Public Relations in the Age of Social Media
How can an organization control its own messaging when anyone can make public statements about it, to be viewed or heard by potentially millions of people, at any time?
This is the challenge that companies, governments, and not-for-profits face in the age of social media and digital news, where plenty of people use Twitter and other platforms to share information about current events, new products, and developments in business.
Public Relations for Small Businesses
Many organizations, of all sizes, rely on news outlets as part of their public relations (PR) efforts. While there is increasing fluidity between PR and marketing, you can think of public relations for small businesses as building reputation, while marketing drives revenue. (Of course, a strong reputation means people are more likely to respond to your marketing efforts, thus the grey area between the two functions).
While large organizations may have dedicated, complex PR departments, small businesses can likewise greatly benefit from a PR strategy.
For one thing, getting the media and others to share positive information about your business will cost you some time but require fewer dollars than advertising, and PR is 90% more effective than advertising when it comes to influencing customers.
How, then, can organizations use the new media environment to effectively shape their PR strategies?
The New Media and Public Relations
The relationship between the media and organizations looking for positive PR used to be more straightforward. A couple of decades ago, news was shared at regular times: the newspaper arrived once per day, and the radio and tv broadcast news at specific, limited hours. Now, digital news websites, 24-hour news radio and tv stations, Twitter, Facebook, and other channels mean that news stories can be shared almost instantly.
News items can also be “reported” by anyone: you might hear about the fire at a local pub through a witness with a cell phone and a Twitter account before you hear about it on the radio.
These changes require new public relations strategies.
PR Strategy: Respond Quickly
You can make the speed of news media work to your own advantage. While previously, news items might sit around for a short time, waiting for publication or air dates, you are much more likely to have your messaging reported quickly if you’re working with a media organization with a digital channel.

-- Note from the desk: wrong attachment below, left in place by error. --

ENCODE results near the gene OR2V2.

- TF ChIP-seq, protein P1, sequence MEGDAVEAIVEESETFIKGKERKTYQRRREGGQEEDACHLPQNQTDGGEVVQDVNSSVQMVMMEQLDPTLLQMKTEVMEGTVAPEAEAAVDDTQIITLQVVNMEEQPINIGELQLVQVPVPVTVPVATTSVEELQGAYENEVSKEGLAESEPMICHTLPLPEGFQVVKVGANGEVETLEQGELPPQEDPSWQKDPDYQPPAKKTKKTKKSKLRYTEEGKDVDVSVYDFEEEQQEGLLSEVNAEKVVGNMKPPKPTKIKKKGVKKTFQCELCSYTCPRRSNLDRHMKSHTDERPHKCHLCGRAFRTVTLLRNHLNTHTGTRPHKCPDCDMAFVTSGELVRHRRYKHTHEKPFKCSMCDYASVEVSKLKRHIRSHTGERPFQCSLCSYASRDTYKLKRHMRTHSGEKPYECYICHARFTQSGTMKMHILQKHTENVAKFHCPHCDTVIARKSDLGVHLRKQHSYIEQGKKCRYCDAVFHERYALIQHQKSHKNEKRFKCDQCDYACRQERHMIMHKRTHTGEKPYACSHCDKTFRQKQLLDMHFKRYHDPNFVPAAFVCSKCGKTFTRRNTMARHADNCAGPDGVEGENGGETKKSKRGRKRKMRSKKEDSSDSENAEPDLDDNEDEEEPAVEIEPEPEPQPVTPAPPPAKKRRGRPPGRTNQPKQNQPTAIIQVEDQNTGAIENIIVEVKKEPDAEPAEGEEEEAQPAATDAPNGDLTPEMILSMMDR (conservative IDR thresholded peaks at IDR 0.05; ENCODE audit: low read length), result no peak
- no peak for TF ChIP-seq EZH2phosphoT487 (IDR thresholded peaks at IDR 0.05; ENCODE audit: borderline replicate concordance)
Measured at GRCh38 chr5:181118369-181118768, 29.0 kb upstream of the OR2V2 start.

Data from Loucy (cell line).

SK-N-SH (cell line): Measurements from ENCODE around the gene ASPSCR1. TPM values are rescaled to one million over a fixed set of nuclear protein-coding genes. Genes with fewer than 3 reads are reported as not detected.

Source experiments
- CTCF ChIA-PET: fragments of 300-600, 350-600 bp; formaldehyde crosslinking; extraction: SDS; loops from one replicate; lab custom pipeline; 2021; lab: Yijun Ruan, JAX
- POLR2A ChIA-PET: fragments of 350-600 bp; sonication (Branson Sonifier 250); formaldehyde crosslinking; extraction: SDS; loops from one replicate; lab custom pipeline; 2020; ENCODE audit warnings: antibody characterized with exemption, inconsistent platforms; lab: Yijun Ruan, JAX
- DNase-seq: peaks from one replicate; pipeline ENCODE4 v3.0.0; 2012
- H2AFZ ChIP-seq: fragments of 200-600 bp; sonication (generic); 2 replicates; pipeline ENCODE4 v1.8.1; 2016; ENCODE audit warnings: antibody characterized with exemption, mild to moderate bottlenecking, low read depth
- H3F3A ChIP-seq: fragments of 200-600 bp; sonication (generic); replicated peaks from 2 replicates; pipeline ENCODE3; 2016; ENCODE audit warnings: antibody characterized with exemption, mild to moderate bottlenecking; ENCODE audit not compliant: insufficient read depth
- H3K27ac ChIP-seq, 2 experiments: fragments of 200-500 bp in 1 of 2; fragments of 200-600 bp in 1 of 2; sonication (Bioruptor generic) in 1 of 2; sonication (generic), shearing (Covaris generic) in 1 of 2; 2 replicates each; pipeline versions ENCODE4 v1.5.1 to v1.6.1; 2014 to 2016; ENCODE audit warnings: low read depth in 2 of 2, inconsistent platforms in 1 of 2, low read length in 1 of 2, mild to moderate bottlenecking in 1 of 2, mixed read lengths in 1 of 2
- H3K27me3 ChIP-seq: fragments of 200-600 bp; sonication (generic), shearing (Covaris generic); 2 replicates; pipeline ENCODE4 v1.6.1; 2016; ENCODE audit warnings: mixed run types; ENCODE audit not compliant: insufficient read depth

This means that it’s a good idea to plan ahead: anticipate situations that might arise within your organization and be prepared with messaging to address them should they come up. Whether you are responding to a crisis or announcing a new product line, you can try to get ahead of responses outside of your organization and direct perceptions of events by reaching out to news media quickly.
PR Strategy: Craft Compelling Press Releases
There was some debate for a while among PR practitioners about whether press releases are “still a thing,” given how easy it is to access information about organizations and events online.
However, with the decrease in budgets to traditional newsrooms, there are fewer reporters on staff. As a result, press releases have experienced a resurgence in use, since they make things easier for short-staffed media outlets (in fact, in some cases, you might see your press release published word for word as a news item).
So, make sure you have someone on your staff who knows how to draft excellent press releases. (There are plenty of resources and templates available online to help you get the structure right). Ideally, have these drafted ahead of time. For example, if you suspect you might be acquiring another organization, draft a rough version of the press release about it well in advance to, again, get your information to the media as quickly as possible when the time comes.
PR Strategy: Deploy Social Media to Your Advantage
It used to be that news about an organization flowed in one direction—from the organization, to the news media, to that media’s audience.
With the advent of social media, that communication now flows in multiple directions. The media’s viewing/reading audience may also be amateur reporters themselves. Your general public, customers, and potential customers can converse publicly online with each other about your organization and respond to official media stories about it as well.
If you do not have a strong social media presence, you will be left out of a great deal of the public conversation about your company.
So, use social media to your advantage, for both domestic and international audiences. Have someone on staff who can cultivate your presence on Twitter and give your company a profile on LinkedIn. Reach out to key influencers. Write blogs. Set up a space on your website where customers can pose questions to your organization.
The advantages of having a strong social media and public relations strategy are that you will have a better sense of your company’s online reputation, know when a crisis arises, have more control over your own messaging, and drive more traffic back to your own website, which will help not just with public relations, but with marketing efforts as well.
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